dozerman21
10-26-2006, 05:23 PM
I agree on giving bids by the job. I always price jobs that way unless I get into a situation where I don't control the variables, or may have more work thrown my way before the job is completed. What I meant by hour rate, was how to figure the price. If I had a job that I thought would take, say... 4 hours, what do I figure I need to make per hour, to figure an estimate. I don't tell the customer it will be X amount of dollars per hour as long as it takes. I tried to say that in my first post, maybe it wasn't clear.

Construct'O- Yeah, I want the 8 footer, so maybe I could charge a little more. I've had better luck though bidding by the job. The sticker shock definetly will make some customers step back, but there the ones who usually want to pay $200 for a $1,000 job, whatever it may be. On the rare occasions where I do bid by the hour, when some customers hear a price in the neighborhood of $100 an hour, they think you're ripping them off. Some people just don't understand how much overhead we have, not to mentiion what it costs to operate this equipment.

Scag and KSSS, It sounds like Harley will be the best choice for me. The jobs I'll be doing with this are mostly larger areas, one being 5 acres. I'll do the quarter acre jobs here and there, but the majority will be larger lots. Are there any tips I need to know when running one, anything that might tear the Rake up? The yards will be roughed in with my dozer, so they'll be pretty slick.:D

Planet Landscaping
10-26-2006, 09:14 PM
Glenmac-Harley rakes is what we have been using for years, They KICK A$$.:weightlifter:

Scag48
10-26-2006, 09:36 PM
Definately get a Harley, the logistics of physically prepping 5 acres with a rockhound would be ridiculous, you'd be dumping it every 10 minutes. Plus, I don't know how fast you can run a rock hound, I've seen one in action, but it's been a long time. With a Harley, you can run it pretty much full speed depending on how much your cut is. Obviously if you're really chewing into the dirt you won't be able to go as fast, but usually the last few passes I make are at full speed to just fluff the top layer. Like I said, rock hounds and Harleys should not be confused, they both perform much different tasks.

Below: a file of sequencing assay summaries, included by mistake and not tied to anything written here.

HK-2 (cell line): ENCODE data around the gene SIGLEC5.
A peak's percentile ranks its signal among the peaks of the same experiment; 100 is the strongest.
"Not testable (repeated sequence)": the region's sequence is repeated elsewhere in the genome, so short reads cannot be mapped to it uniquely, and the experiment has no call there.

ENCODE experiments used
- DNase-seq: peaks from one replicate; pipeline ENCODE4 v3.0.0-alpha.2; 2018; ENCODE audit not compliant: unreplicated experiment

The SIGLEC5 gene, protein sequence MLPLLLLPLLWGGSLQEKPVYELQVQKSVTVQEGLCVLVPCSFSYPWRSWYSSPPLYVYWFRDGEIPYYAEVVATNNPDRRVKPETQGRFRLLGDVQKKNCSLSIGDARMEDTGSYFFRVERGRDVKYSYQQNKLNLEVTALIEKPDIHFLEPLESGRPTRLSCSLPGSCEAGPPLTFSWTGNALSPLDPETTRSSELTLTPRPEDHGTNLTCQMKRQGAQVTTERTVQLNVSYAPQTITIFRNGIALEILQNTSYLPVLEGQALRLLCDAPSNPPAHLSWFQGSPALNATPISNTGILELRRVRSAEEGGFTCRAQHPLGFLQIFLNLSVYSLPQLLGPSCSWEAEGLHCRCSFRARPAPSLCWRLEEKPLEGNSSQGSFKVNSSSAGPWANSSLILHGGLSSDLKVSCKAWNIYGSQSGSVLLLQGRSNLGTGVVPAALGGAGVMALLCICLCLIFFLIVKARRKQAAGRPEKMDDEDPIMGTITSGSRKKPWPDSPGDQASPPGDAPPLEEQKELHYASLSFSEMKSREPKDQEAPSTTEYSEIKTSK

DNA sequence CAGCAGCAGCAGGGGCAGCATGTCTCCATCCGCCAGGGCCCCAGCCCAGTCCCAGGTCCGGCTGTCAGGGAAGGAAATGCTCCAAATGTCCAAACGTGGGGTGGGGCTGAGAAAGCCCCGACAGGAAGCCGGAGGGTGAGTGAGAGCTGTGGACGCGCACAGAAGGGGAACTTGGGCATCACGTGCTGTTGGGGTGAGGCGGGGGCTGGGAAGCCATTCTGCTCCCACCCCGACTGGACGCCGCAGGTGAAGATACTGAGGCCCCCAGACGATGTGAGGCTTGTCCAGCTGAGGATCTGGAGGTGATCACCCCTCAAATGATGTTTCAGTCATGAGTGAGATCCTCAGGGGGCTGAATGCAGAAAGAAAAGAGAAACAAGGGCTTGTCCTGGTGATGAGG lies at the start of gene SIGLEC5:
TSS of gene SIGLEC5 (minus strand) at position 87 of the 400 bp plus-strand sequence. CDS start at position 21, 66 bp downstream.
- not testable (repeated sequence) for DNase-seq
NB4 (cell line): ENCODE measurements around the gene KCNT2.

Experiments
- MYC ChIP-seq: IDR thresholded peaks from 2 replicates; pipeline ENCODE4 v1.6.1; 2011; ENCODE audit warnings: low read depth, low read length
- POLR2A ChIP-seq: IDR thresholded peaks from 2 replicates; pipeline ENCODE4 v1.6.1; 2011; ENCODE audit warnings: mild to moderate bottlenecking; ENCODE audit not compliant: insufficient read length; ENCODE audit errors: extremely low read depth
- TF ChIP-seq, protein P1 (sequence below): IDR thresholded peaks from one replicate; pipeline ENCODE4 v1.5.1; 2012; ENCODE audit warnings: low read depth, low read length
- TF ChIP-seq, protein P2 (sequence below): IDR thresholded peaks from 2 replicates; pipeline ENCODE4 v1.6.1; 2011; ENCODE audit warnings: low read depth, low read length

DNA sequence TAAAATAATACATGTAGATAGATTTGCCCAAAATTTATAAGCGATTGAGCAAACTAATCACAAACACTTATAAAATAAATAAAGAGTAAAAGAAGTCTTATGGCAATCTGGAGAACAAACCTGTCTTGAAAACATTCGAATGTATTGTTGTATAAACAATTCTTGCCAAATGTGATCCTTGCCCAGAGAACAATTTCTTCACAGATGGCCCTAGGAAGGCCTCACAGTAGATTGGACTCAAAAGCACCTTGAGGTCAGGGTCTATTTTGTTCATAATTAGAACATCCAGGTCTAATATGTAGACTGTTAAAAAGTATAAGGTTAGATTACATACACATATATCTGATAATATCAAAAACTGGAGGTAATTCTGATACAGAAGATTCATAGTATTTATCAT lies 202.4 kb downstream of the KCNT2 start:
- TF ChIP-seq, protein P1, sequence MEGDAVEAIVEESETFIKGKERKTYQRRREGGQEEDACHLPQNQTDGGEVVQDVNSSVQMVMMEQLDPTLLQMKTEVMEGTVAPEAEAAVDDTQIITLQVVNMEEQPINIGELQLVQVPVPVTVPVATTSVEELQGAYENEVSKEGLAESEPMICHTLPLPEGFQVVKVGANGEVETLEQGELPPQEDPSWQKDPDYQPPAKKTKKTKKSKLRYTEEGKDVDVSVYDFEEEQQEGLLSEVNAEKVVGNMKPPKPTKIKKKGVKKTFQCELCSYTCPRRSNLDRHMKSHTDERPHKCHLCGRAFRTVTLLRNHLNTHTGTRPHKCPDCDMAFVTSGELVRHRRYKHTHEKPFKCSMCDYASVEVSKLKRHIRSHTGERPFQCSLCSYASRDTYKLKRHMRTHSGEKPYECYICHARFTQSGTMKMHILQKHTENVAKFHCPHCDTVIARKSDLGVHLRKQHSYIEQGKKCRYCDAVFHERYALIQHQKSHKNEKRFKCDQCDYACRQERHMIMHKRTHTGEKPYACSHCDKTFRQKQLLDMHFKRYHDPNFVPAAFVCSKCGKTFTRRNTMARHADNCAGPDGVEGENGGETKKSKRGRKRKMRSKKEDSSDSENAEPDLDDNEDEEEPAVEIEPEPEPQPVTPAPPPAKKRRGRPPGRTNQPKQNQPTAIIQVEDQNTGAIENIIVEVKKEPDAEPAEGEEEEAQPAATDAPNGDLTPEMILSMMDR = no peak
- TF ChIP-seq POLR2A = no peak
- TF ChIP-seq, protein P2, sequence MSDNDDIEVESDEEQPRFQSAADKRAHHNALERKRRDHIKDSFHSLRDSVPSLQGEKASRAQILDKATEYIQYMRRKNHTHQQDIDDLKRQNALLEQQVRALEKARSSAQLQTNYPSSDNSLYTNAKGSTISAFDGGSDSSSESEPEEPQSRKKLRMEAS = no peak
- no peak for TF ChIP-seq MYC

Canon Landscaping
10-26-2006, 10:45 PM
Get a Harley not one of the off brand rakes they don't hold up.

all ferris
10-30-2006, 09:35 PM
Bobcats soil conditioner is built way heavier than the harley rake. Bigger drum, direct drive drum (no chain case), bigger tires and wheels.

Scag48
10-31-2006, 04:10 AM
I'm not sure if I like the direct drive idea. I don't think the torque is there. Since Harley runs a chaincase, there is a ratio between the gears as one is smaller than the other, hence for the same amount of power you're getting a lot more work done, much like a transfer case in a truck. Direct drive is simple, but Harley's chaincase is very low maintenance and worst case scenario if you hit something tough it'll only break a chain, not the drive mechanism itself.

all ferris
10-31-2006, 07:59 PM
I'm not sure if I like the direct drive idea. I don't think the torque is there. Since Harley runs a chaincase, there is a ratio between the gears as one is smaller than the other, hence for the same amount of power you're getting a lot more work done, much like a transfer case in a truck. Direct drive is simple, but Harley's chaincase is very low maintenance and worst case scenario if you hit something tough it'll only break a chain, not the drive mechanism itself.


I've used both the harley and the bobcat on the same machine and I could not tell a difference in power.

And since all that drives the bobcat drum is an hyd. orbit motor, when you hit something the drum just stops. Backup a bit of lift the drum and it back spinning.

If you are thinking of getting a harley rake for a skidsteer you owe it to yourself to check out the bobcat soil conditioner. Hands down, better than the harley rake.